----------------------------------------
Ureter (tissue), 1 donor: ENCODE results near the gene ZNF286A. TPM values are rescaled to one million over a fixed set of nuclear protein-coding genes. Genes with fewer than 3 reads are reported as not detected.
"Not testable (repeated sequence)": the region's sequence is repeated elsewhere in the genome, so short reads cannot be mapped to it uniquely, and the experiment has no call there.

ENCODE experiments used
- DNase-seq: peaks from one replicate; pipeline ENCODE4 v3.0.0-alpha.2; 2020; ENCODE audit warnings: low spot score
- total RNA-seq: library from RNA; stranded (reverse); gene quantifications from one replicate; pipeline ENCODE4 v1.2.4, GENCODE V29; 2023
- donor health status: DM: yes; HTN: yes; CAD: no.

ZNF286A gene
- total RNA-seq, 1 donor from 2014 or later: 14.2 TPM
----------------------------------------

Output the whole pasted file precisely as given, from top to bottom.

Ureter (tissue), 1 donor: ENCODE results near the gene ZNF286A. TPM values are rescaled to one million over a fixed set of nuclear protein-coding genes. Genes with fewer than 3 reads are reported as not detected.
"Not testable (repeated sequence)": the region's sequence is repeated elsewhere in the genome, so short reads cannot be mapped to it uniquely, and the experiment has no call there.

ENCODE experiments used
- DNase-seq: peaks from one replicate; pipeline ENCODE4 v3.0.0-alpha.2; 2020; ENCODE audit warnings: low spot score
- total RNA-seq: library from RNA; stranded (reverse); gene quantifications from one replicate; pipeline ENCODE4 v1.2.4, GENCODE V29; 2023
- donor health status: DM: yes; HTN: yes; CAD: no.

ZNF286A gene
- total RNA-seq, 1 donor from 2014 or later: 14.2 TPM